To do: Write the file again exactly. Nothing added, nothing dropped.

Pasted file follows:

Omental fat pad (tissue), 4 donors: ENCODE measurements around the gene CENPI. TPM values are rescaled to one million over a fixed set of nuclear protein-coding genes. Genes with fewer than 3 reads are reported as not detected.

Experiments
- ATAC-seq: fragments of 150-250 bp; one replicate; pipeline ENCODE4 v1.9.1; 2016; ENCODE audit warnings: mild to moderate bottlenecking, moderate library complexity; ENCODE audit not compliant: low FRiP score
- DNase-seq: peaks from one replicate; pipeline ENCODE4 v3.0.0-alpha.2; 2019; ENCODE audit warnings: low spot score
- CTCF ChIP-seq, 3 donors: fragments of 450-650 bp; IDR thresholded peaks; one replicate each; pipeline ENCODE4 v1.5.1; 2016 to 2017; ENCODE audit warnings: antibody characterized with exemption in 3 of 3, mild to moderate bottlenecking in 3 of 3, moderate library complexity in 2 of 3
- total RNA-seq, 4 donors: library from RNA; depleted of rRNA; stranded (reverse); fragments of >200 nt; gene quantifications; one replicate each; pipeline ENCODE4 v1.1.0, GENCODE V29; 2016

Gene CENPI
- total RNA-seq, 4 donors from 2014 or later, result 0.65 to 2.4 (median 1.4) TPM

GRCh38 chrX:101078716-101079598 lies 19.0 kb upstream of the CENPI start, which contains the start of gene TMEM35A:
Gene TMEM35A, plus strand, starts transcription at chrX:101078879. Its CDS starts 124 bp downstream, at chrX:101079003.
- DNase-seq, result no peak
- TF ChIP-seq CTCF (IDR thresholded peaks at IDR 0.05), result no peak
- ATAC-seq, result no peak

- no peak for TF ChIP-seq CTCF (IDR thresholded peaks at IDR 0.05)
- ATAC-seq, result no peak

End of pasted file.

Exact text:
Omental fat pad (tissue), 4 donors: ENCODE measurements around the gene CENPI. TPM values are rescaled to one million over a fixed set of nuclear protein-coding genes. Genes with fewer than 3 reads are reported as not detected.

Experiments
- ATAC-seq: fragments of 150-250 bp; one replicate; pipeline ENCODE4 v1.9.1; 2016; ENCODE audit warnings: mild to moderate bottlenecking, moderate library complexity; ENCODE audit not compliant: low FRiP score
- DNase-seq: peaks from one replicate; pipeline ENCODE4 v3.0.0-alpha.2; 2019; ENCODE audit warnings: low spot score
- CTCF ChIP-seq, 3 donors: fragments of 450-650 bp; IDR thresholded peaks; one replicate each; pipeline ENCODE4 v1.5.1; 2016 to 2017; ENCODE audit warnings: antibody characterized with exemption in 3 of 3, mild to moderate bottlenecking in 3 of 3, moderate library complexity in 2 of 3
- total RNA-seq, 4 donors: library from RNA; depleted of rRNA; stranded (reverse); fragments of >200 nt; gene quantifications; one replicate each; pipeline ENCODE4 v1.1.0, GENCODE V29; 2016

Gene CENPI
- total RNA-seq, 4 donors from 2014 or later, result 0.65 to 2.4 (median 1.4) TPM

GRCh38 chrX:101078716-101079598 lies 19.0 kb upstream of the CENPI start, which contains the start of gene TMEM35A:
Gene TMEM35A, plus strand, starts transcription at chrX:101078879. Its CDS starts 124 bp downstream, at chrX:101079003.
- DNase-seq, result no peak
- TF ChIP-seq CTCF (IDR thresholded peaks at IDR 0.05), result no peak
- ATAC-seq, result no peak

- no peak for TF ChIP-seq CTCF (IDR thresholded peaks at IDR 0.05)
- ATAC-seq, result no peak